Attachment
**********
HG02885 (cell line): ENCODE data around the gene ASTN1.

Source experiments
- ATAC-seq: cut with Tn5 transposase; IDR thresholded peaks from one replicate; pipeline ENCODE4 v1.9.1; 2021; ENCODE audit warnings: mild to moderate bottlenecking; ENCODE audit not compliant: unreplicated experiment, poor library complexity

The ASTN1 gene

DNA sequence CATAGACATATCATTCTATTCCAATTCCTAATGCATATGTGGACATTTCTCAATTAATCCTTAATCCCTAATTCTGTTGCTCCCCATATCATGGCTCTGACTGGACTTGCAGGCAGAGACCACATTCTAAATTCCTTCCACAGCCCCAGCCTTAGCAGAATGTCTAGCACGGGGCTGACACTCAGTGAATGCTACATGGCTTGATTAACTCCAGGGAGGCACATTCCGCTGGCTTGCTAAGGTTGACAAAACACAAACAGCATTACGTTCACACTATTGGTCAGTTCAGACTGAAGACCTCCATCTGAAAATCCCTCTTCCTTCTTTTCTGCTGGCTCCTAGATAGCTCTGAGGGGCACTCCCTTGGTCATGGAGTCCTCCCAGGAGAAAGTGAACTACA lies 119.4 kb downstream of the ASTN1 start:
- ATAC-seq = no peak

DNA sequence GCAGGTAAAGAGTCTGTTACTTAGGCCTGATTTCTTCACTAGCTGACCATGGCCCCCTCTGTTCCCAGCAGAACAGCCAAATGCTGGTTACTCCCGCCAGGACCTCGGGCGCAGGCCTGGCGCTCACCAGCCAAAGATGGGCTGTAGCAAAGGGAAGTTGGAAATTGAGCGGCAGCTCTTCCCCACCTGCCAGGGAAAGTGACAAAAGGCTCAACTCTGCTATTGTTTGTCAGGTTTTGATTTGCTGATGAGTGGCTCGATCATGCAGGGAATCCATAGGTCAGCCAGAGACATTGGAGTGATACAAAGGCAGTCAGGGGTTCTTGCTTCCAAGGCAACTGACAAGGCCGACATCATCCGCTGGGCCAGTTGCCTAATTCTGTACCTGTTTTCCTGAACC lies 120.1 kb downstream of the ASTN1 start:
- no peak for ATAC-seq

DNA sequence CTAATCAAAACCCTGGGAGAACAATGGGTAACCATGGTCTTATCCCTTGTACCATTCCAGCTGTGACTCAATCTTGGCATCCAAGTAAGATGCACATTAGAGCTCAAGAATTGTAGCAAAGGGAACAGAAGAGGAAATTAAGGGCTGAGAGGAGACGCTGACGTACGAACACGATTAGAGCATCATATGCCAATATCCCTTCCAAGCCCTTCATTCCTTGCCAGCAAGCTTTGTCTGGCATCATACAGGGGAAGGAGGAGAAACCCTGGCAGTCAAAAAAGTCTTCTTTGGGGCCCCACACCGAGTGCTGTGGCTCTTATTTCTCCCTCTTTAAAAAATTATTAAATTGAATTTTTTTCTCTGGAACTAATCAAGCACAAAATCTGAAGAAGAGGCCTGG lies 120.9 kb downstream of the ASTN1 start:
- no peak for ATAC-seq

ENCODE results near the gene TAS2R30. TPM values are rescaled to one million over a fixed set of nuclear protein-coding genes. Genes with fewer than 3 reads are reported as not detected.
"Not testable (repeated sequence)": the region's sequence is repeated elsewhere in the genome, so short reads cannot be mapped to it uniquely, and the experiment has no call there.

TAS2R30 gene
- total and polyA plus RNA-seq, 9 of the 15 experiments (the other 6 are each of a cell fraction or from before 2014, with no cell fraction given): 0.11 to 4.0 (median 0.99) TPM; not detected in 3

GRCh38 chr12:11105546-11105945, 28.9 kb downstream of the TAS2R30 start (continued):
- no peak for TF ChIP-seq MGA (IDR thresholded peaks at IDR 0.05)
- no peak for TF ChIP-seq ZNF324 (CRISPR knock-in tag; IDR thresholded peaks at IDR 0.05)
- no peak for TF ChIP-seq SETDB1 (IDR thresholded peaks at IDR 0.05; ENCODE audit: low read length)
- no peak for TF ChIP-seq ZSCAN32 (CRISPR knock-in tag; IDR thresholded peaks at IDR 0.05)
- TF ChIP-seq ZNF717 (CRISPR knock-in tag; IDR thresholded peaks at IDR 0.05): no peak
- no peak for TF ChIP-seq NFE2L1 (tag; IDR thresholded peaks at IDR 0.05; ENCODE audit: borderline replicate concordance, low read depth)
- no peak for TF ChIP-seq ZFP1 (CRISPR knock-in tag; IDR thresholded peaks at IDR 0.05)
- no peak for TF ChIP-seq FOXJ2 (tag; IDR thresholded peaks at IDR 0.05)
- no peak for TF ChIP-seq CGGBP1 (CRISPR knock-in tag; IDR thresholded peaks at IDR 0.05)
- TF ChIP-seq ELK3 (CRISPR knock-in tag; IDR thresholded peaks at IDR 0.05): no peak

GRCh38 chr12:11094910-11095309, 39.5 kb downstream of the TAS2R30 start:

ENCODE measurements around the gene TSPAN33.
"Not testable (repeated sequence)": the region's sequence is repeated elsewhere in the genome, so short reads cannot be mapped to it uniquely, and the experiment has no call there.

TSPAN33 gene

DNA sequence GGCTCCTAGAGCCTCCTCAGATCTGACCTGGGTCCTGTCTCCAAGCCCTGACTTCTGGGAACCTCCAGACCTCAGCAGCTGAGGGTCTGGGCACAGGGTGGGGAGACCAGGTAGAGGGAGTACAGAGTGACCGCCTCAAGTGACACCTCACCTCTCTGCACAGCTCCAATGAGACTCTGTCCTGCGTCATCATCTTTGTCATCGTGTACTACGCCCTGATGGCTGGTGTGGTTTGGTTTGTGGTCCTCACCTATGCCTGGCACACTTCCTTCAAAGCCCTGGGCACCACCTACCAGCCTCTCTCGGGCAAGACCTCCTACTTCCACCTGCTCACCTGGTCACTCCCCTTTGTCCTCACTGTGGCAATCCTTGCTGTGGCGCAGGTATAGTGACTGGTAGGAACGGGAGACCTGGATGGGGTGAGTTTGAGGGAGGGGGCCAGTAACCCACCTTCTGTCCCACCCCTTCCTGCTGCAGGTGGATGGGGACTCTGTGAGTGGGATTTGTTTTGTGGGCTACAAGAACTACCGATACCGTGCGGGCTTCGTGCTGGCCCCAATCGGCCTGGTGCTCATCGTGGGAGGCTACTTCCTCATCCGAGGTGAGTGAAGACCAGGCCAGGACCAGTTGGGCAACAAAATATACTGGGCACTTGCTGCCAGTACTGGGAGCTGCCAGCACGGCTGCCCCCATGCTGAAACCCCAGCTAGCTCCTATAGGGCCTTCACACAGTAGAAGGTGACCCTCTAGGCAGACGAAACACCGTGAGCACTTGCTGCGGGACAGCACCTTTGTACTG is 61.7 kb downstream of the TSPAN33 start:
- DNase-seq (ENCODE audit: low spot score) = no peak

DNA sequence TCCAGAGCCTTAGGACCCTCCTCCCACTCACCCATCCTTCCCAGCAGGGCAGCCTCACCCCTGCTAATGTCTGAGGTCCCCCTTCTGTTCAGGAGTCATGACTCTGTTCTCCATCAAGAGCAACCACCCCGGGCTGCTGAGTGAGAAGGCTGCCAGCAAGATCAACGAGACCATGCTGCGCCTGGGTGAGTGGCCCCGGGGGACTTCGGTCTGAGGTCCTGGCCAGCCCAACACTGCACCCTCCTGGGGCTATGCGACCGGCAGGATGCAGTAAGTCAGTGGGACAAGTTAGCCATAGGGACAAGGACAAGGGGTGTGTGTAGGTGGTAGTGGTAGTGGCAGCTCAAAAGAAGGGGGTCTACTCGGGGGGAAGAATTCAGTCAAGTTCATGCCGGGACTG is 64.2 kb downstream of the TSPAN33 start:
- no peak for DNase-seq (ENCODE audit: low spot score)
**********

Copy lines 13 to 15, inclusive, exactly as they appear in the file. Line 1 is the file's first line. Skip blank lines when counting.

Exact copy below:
TAS2R30 gene
- total and polyA plus RNA-seq, 9 of the 15 experiments (the other 6 are each of a cell fraction or from before 2014, with no cell fraction given): 0.11 to 4.0 (median 0.99) TPM; not detected in 3

GRCh38 chr12:11105546-11105945, 28.9 kb downstream of the TAS2R30 start (continued):